organisation, the unit of measurement for managers should be kept as flexible as possible. That
way, stances of human resources managers, company directors and line managers can be examined.
Similarly, to allow organisations of contrasting industries to be included in the research, the unit of
measurement should be kept permeable as well. Lastly, aggregation can be categorically
established. Adopting to the conventional hierarchy stricture in most organisations, employees are
considered as factions presided by managers, governed by organisations. The highest level would
definitely be the organisation and by that virtue, it would make the unit of analysis for this research.
The managers and the employees would then form the smaller and the smallest levels.


Due to the somewhat niche datasets to be collected, helped in some parts by the fact that not all
employees are talented in contrasting fields, the variables necessary in this research are easily
fathomable. It is important to establish a categorical variable first however. The type of employee.
In this case and reiterating from earlier, the type of employee would be one who holds educational
qualifications in more than one discipline and/or one who holds professional skillset in more than
one disciple.

Deep diving into continuous variables, a crucial continuous variable in this case is managers’
reception towards multi-talented employees. A manager who is not approving of his/her employees
would be the first obstacle in the way of development. Apart from this, the progression and turnover
rates of these multi-talented employees are necessary continuous variables to evaluate the success
rates of these employees and if they are commensurate to their own portfolios (Akindolire, 2017).
A dependent variable would be the multi-talented employee’s prospects of development and
satisfaction within an organisation. Aligning with the research objectives, the independent variables
affecting the above dependent variable would be the cross training policies of the organisation,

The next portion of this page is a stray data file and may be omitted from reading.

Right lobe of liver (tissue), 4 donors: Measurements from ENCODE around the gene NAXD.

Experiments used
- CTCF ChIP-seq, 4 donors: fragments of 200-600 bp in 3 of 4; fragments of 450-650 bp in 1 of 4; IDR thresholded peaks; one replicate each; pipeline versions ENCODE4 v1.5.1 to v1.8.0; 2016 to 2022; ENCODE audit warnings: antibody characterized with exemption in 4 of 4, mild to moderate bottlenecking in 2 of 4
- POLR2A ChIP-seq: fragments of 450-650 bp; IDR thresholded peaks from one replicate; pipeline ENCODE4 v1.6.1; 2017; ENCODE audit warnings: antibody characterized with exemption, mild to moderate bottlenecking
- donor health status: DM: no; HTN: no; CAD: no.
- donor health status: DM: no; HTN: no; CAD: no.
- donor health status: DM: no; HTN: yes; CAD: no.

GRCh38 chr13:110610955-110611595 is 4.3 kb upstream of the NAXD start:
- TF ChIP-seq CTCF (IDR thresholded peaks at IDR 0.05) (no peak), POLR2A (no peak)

reward systems for these employees and structural policies of the organisation. By centering
variables around both the managers and the employees, the research objectives can be met from
both direction is a twin prong approach.


In light of the foregoing, the research topic has been outlined in its entirety. With the primary
building blocks in place, answers can be sought for decision statements. But what about meeting
the objectives themselves? It is hard to quantify objectives in its default form. A certain
transformation is necessary to translate these research objectives into research questions. The first
objective of identifying the obstacles preventing good management of multi-talented employees
does not strike strong impressions on the preface. Put it in terms of a question however, and it is
compelling to meet this objective. ‘What are the obstacles preventing good management of multi-
talented employees?’ This will naturally lead to derivative questions of ‘why’ and ‘how’. Similarly,
the second objective of removing these obstacles and promoting management practices of multi-
talented employees can be rephrased as ‘how can these obstacles be removed?’ and ‘how can
management practices be improved?’ These questions now form the driving force of this research
endeavor and only when wholesome answers are achieved through the means in the preceding
sections can this endeavor be deemed complete.

Adams, J. (2014). Research Methods for Business and Social Science Students. India: Sage Publications.